It started off innocently enough. I was in college at a four-year university at the end of my first semester of junior year. Finals were looming, baring their teeth with only a week between them and me. As a habitual procrastinator, I had left most of the semester’s work to this last week before the papers were due.

A friend and I sat in the library behind our laptops and I groaned as I checked my word count. 4,392 left to go. My friend leaned across the table.

“Elliott, I’ve got something that can help you finish that essay by the end of the night,” she whispered low. “Adderall. You’ll be done before you even know it.”

She dug through her backpack for a moment and extracted a light blue capsule from its depths. Already deep in an active alcohol and marijuana addiction, rife with experiences with other drugs, I asked no questions. I took the pill from her outstretched palm, popped it in my mouth and swallowed it with a swig from my water bottle.

The paper was finished in under five hours — citations, references, and all — and I had found a new lover.

The Rabbit Hole

I procured another pill from my friend before leaving the library that night and went home to research. I enjoyed reading the documented experiences of others’ highs online and began to look deeper into Adderall. It took less than half an hour to find out it was similar to cocaine, a drug I loved but a habit I couldn’t afford on a student loan budget. When you crushed and snorted Adderall, the effects hit quicker than waiting for the time-release capsule to melt in your stomach.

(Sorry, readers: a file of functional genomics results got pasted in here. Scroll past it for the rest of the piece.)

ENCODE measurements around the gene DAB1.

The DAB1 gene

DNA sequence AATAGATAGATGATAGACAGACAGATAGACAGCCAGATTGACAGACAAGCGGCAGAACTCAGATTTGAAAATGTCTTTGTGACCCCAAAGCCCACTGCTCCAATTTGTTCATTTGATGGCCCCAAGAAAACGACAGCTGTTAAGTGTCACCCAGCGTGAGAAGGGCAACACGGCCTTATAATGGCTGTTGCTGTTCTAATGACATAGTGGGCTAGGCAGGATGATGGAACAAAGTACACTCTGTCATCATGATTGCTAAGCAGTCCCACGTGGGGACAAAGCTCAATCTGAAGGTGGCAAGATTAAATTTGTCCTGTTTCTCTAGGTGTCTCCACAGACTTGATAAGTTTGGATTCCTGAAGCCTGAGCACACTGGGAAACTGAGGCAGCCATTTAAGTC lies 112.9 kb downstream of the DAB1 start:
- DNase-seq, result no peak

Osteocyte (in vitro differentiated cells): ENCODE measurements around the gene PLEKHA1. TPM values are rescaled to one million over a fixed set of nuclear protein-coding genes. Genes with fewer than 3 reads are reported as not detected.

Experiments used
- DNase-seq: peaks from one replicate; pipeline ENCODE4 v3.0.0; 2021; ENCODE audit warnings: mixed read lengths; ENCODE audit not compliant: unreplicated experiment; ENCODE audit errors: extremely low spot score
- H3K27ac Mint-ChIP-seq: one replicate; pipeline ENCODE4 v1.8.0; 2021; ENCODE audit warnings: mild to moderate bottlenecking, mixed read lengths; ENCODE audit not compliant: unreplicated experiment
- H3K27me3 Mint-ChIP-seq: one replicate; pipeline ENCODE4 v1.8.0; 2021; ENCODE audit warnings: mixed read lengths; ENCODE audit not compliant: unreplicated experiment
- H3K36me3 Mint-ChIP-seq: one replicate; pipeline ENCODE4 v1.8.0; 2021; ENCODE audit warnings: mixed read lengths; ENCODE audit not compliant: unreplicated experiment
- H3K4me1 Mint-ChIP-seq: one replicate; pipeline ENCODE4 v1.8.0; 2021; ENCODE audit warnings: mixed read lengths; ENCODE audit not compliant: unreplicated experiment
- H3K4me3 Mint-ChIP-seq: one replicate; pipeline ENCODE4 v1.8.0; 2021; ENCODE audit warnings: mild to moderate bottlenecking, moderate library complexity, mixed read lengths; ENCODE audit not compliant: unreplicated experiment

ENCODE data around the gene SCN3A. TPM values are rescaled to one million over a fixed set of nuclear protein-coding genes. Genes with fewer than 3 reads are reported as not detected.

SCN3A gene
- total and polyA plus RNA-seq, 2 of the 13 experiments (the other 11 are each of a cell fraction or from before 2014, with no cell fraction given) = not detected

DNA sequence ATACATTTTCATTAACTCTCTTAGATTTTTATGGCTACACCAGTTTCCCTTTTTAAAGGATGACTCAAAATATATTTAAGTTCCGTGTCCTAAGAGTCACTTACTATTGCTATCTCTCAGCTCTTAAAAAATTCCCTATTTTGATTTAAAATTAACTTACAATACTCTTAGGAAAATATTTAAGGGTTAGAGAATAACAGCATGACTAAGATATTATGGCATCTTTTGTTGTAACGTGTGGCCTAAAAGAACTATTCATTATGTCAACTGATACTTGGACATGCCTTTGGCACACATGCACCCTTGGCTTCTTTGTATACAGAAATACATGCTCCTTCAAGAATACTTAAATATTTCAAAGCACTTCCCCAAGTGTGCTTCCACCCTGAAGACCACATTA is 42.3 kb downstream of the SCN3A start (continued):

I pulled the baby blue pill from my pocket and a credit card from my wallet. When I gently pulled the halves of the capsule apart, I looked inside to find a small collection of orange spheres, not realizing what I was getting myself into.

I crushed, cut, and snorted the four lines the pill created and was off to the races. I finished another paper before sunrise and dragged myself to class as the effects wore off, accompanied by a pounding headache and a noticeably empty stomach. It took a moment to realize I hadn’t eaten since lunch the day before.

The Hunt

While countless friends had prescriptions for my newfound friend, I knew my younger brother had recently stopped taking his prescription due to the appetite loss side effect. When I went home for break after finals, I located the bottle beneath my parents’ bathroom sink and dumped out a hundred or so into my palm.

Scurrying back to my bedroom, I immediately smashed out a few lines and was flying high for the afternoon. Nevermind that I had to care for my brother; Adderall had taken hold.

Within two weeks of returning to school, I was carrying a pre-crushed jar of powder in my backpack with one end of a tampon applicator to snort it. It took less than that amount of time to run through what I had stolen from my brother.

Fueled by a diet of prescription amphetamines, coffee, alcohol, weed and cigarettes, I began to pilfer from my friends’ prescriptions. They would give me some and I always took a few extra for the road, justifying it with the reasoning that they would have more next month. They only needed it to study — I needed it to survive. Or so I thought.